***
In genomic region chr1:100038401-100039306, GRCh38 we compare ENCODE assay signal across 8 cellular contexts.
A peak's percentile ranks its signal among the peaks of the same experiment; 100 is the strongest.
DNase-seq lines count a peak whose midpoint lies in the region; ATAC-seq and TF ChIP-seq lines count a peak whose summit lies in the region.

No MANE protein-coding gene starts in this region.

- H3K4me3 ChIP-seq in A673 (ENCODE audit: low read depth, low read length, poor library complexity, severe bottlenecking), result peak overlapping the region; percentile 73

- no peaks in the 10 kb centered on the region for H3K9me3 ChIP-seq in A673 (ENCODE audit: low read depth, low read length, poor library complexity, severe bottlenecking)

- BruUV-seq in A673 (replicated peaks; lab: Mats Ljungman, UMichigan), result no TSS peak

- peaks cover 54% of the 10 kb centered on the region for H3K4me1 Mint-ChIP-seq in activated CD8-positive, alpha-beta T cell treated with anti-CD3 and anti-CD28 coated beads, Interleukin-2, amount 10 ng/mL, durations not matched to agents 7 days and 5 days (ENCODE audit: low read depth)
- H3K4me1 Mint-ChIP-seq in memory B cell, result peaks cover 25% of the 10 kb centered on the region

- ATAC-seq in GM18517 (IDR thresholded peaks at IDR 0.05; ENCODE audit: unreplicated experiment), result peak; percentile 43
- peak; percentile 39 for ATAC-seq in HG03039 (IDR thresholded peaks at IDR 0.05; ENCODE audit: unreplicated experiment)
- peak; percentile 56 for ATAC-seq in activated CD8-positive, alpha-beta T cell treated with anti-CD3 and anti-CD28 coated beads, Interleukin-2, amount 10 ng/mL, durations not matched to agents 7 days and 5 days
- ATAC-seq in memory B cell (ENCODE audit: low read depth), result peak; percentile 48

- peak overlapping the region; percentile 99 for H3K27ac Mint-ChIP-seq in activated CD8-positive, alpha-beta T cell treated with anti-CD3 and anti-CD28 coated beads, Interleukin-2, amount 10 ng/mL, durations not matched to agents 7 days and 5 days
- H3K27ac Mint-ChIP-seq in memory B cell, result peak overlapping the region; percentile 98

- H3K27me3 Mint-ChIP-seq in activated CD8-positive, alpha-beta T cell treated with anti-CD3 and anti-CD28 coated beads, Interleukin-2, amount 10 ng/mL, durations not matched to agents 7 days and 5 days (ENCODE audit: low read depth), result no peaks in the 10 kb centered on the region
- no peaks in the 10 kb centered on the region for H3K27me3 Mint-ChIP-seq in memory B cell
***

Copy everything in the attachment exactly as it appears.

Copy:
In genomic region chr1:100038401-100039306, GRCh38 we compare ENCODE assay signal across 8 cellular contexts.
A peak's percentile ranks its signal among the peaks of the same experiment; 100 is the strongest.
DNase-seq lines count a peak whose midpoint lies in the region; ATAC-seq and TF ChIP-seq lines count a peak whose summit lies in the region.

No MANE protein-coding gene starts in this region.

- H3K4me3 ChIP-seq in A673 (ENCODE audit: low read depth, low read length, poor library complexity, severe bottlenecking), result peak overlapping the region; percentile 73

- no peaks in the 10 kb centered on the region for H3K9me3 ChIP-seq in A673 (ENCODE audit: low read depth, low read length, poor library complexity, severe bottlenecking)

- BruUV-seq in A673 (replicated peaks; lab: Mats Ljungman, UMichigan), result no TSS peak

- peaks cover 54% of the 10 kb centered on the region for H3K4me1 Mint-ChIP-seq in activated CD8-positive, alpha-beta T cell treated with anti-CD3 and anti-CD28 coated beads, Interleukin-2, amount 10 ng/mL, durations not matched to agents 7 days and 5 days (ENCODE audit: low read depth)
- H3K4me1 Mint-ChIP-seq in memory B cell, result peaks cover 25% of the 10 kb centered on the region

- ATAC-seq in GM18517 (IDR thresholded peaks at IDR 0.05; ENCODE audit: unreplicated experiment), result peak; percentile 43
- peak; percentile 39 for ATAC-seq in HG03039 (IDR thresholded peaks at IDR 0.05; ENCODE audit: unreplicated experiment)
- peak; percentile 56 for ATAC-seq in activated CD8-positive, alpha-beta T cell treated with anti-CD3 and anti-CD28 coated beads, Interleukin-2, amount 10 ng/mL, durations not matched to agents 7 days and 5 days
- ATAC-seq in memory B cell (ENCODE audit: low read depth), result peak; percentile 48

- peak overlapping the region; percentile 99 for H3K27ac Mint-ChIP-seq in activated CD8-positive, alpha-beta T cell treated with anti-CD3 and anti-CD28 coated beads, Interleukin-2, amount 10 ng/mL, durations not matched to agents 7 days and 5 days
- H3K27ac Mint-ChIP-seq in memory B cell, result peak overlapping the region; percentile 98

- H3K27me3 Mint-ChIP-seq in activated CD8-positive, alpha-beta T cell treated with anti-CD3 and anti-CD28 coated beads, Interleukin-2, amount 10 ng/mL, durations not matched to agents 7 days and 5 days (ENCODE audit: low read depth), result no peaks in the 10 kb centered on the region
- no peaks in the 10 kb centered on the region for H3K27me3 Mint-ChIP-seq in memory B cell